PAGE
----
03 Oct 2020 22:09 IST

Heat and dust over the Farm Bills

The Centre’s heavy-handed approach towards farm reform is raising the States’ hackles

The three Farm Bills passed in Parliament recently have predictably created a storm not only in the political circles but also in the streets of North India. Before even the Bills were presented in Parliament, Food Processing Minister Harsimrat Kaur Badal quit the government in protest. Her party, Shiromani Akali Dal, even walked out of the National Democratic Alliance, after having been part of it for more than two decades.

The Opposition parties led by the Congress have also not surprisingly turned up the heat on the government. What are these three Bills and why are they generating so much of controversy?

The three Bills

The Farmers’ Trade and Commerce (Promotion and Facilitation) Act, the Farmers’ (Empowerment and Protection) Agreement on Price Assurance and Farm Services Act, and the Essential Commodities (Amendment) Act for stock holding limits are the three Bills.

The first Bill aims to allow farmers to sell their produce outside the APMC (Agriculture Price Marketing Committee) yards. This will purportedly give the farmers the freedom to sell their produce to whomever they want and more importantly release them from the clutches of middlemen (or Arhityas as they are known in some parts of North India). It will also save the farmers from paying market fees and commission to middlemen and allow free trade in farm produce across States.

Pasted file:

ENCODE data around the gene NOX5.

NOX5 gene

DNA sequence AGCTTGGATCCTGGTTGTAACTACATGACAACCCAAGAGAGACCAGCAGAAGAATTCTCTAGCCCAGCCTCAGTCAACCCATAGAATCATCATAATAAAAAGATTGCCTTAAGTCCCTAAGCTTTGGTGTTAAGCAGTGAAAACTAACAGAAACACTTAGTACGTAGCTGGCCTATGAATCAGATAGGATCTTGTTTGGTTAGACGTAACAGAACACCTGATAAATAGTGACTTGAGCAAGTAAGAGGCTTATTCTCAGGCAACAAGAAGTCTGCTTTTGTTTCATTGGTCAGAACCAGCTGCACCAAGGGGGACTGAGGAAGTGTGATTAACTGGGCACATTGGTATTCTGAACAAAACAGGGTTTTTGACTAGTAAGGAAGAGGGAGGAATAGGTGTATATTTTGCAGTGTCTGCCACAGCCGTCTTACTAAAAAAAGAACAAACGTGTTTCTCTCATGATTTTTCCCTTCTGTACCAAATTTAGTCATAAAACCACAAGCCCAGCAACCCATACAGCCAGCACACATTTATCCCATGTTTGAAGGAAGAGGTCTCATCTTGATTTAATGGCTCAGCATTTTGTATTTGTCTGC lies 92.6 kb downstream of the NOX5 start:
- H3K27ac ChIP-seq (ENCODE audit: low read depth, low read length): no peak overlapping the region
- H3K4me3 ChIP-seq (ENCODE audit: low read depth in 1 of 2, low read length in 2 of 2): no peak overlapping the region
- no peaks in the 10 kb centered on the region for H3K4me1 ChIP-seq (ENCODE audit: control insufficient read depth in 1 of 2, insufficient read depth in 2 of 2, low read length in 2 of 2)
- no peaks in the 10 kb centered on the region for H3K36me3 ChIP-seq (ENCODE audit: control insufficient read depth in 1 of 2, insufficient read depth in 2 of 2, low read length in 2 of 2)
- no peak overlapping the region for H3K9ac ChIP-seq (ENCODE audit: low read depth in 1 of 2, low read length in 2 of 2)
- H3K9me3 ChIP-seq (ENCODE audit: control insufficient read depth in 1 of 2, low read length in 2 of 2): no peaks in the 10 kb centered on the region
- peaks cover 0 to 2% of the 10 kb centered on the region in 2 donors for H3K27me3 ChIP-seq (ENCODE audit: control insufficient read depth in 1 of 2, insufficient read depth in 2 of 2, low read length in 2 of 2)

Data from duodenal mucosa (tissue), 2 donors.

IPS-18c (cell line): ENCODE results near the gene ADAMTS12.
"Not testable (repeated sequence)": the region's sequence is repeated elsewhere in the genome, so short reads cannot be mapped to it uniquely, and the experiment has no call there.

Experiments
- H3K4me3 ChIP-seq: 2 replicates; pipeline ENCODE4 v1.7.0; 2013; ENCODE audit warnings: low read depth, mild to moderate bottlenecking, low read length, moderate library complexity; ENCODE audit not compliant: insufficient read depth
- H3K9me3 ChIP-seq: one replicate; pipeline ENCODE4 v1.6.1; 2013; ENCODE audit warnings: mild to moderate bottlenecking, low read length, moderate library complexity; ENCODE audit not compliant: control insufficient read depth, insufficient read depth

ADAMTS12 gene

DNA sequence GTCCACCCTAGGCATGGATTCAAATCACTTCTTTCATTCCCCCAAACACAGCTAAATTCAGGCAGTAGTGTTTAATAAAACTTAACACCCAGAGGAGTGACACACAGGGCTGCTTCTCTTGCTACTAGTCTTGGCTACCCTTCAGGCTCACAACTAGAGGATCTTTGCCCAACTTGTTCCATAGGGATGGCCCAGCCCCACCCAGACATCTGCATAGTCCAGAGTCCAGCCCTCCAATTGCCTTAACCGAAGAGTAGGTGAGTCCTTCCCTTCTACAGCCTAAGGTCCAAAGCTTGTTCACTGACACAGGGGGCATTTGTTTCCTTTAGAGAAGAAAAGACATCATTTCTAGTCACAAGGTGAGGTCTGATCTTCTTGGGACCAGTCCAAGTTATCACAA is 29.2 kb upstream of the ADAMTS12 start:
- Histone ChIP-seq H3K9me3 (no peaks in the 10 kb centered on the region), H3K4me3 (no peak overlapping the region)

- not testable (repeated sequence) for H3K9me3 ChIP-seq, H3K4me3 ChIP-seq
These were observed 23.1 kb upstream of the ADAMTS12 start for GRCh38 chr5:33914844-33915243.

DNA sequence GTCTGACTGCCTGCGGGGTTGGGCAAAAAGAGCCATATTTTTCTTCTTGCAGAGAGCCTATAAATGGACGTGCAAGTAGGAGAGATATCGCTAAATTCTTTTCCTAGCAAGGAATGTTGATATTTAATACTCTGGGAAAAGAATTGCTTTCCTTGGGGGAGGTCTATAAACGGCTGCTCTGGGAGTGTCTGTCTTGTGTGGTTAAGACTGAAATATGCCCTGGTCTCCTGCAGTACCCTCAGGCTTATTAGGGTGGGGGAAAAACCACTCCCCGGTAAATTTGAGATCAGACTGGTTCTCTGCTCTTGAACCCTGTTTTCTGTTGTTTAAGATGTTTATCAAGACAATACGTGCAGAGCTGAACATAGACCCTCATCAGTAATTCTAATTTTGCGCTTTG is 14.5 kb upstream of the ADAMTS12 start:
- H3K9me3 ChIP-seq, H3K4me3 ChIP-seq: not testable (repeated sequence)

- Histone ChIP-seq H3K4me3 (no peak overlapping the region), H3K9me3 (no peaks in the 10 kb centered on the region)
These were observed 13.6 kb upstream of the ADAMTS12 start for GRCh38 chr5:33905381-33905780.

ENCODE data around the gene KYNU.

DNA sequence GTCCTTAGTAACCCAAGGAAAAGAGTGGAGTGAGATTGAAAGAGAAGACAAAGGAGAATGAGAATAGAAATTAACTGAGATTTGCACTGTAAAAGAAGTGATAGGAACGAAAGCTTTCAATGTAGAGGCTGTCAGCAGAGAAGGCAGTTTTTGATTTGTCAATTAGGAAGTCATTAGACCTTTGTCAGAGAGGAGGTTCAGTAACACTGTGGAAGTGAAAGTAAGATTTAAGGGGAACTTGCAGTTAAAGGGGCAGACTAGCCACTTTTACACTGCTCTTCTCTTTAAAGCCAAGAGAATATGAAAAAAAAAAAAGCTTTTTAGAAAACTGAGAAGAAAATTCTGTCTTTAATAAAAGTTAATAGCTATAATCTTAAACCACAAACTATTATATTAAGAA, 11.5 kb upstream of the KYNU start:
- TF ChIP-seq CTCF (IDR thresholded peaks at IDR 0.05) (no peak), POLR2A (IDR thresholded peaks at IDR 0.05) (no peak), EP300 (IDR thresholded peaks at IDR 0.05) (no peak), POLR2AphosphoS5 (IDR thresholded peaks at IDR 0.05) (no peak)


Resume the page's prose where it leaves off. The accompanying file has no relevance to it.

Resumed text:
The second Bill allows for contract farming, where farmers can directly sign contracts with corporates, and direct-selling of farm produce to the consumers, bypassing the APMC yards and middlemen.

And the third Bill deregulates the production or storage of a range of farm produce — cereals, pulses, edible oils, and onion. This is expected to bring in private investment in the farm value chain, such as cold storages and logistics.

There is a growing fear, fuelled in good measure by the Opposition parties, that the government will dismantle the Minimum Support Prices regime, although, the government has categorically denied it. The MSPs are floor prices announced by the government at which it will buy produce from the farmers even if the market prices rule below them. This support price regime aims to help farmers when prices of farm commodities crash.

Conflicting narratives

Now let’s look at the conflicting narratives spun by the government and the Opposition parties. The Bills, according to the government, will free the farmers from the clutches of the ‘evil’ middlemen, take trade out of the dreaded APMC yards, usher in contract farming, and bring in hitherto unseen prosperity to farmers.

The Opposition narrative is that these Bills are the knell of death for the farming community, leaving them at the mercy of cold and cruel market forces and rapacious corporates, waiting to cheat the farmers of their due share.